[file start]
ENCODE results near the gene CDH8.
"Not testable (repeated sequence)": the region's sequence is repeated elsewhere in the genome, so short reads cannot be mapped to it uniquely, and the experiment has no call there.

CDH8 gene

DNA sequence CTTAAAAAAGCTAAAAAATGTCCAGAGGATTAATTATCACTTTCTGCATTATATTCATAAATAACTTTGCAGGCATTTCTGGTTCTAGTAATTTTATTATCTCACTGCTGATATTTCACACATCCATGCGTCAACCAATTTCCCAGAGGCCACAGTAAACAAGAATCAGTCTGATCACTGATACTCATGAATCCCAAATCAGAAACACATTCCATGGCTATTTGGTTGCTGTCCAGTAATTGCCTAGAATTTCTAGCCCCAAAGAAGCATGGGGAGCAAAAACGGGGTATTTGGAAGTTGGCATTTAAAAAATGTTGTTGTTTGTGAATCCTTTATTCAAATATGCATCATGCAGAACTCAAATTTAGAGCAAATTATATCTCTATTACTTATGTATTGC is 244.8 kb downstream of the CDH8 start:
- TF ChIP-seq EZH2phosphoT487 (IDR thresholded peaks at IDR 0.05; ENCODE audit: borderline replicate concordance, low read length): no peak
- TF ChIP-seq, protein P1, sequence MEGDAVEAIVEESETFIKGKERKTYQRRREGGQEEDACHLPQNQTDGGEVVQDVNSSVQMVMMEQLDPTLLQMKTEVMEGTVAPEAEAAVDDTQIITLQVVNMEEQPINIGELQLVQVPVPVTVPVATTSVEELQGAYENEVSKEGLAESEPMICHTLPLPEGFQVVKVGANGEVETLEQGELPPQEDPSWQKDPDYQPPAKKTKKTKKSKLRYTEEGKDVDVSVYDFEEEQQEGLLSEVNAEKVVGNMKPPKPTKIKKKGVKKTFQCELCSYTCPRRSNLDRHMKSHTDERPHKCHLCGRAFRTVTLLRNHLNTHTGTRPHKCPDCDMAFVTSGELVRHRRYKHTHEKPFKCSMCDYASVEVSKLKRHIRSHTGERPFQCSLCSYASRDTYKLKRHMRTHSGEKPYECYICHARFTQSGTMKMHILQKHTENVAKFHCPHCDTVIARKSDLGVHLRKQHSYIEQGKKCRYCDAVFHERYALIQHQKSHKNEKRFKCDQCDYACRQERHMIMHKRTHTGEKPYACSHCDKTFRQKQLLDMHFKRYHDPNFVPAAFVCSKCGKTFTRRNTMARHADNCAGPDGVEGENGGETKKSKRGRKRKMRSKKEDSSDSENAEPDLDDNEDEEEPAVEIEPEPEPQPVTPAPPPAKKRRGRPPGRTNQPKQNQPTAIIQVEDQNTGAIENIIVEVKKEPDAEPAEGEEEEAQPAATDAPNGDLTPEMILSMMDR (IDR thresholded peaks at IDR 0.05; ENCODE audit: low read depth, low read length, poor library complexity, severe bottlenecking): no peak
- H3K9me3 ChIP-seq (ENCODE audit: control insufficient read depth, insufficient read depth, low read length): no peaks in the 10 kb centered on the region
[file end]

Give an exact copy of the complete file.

ENCODE results near the gene CDH8.
"Not testable (repeated sequence)": the region's sequence is repeated elsewhere in the genome, so short reads cannot be mapped to it uniquely, and the experiment has no call there.

CDH8 gene

DNA sequence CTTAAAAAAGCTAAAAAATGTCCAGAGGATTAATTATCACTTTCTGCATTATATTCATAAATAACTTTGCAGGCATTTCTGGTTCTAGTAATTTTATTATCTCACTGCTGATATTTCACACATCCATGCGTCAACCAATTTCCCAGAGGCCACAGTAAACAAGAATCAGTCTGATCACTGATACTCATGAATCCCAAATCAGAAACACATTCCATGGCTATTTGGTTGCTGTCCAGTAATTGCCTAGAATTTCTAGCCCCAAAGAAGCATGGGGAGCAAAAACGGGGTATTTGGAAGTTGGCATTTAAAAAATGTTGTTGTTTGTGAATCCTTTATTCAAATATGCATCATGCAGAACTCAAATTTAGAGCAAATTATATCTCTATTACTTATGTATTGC is 244.8 kb downstream of the CDH8 start:
- TF ChIP-seq EZH2phosphoT487 (IDR thresholded peaks at IDR 0.05; ENCODE audit: borderline replicate concordance, low read length): no peak
- TF ChIP-seq, protein P1, sequence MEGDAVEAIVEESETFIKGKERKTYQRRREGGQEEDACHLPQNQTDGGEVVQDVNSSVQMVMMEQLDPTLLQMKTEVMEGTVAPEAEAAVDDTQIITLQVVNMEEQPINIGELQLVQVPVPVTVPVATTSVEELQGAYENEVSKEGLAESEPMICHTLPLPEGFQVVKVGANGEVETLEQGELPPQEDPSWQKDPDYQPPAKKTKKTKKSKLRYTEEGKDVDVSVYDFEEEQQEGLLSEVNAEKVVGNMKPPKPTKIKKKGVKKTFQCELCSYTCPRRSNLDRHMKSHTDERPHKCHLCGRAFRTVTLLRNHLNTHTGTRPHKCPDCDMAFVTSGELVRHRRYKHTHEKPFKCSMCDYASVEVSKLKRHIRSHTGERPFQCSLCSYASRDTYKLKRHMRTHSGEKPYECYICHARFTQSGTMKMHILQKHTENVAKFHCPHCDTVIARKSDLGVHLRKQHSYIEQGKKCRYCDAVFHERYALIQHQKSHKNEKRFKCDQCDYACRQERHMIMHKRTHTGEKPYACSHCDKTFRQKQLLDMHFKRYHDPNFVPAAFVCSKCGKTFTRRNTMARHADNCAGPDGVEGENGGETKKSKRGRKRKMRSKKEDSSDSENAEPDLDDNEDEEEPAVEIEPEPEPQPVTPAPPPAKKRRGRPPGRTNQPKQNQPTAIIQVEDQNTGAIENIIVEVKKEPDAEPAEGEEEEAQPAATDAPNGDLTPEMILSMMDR (IDR thresholded peaks at IDR 0.05; ENCODE audit: low read depth, low read length, poor library complexity, severe bottlenecking): no peak
- H3K9me3 ChIP-seq (ENCODE audit: control insufficient read depth, insufficient read depth, low read length): no peaks in the 10 kb centered on the region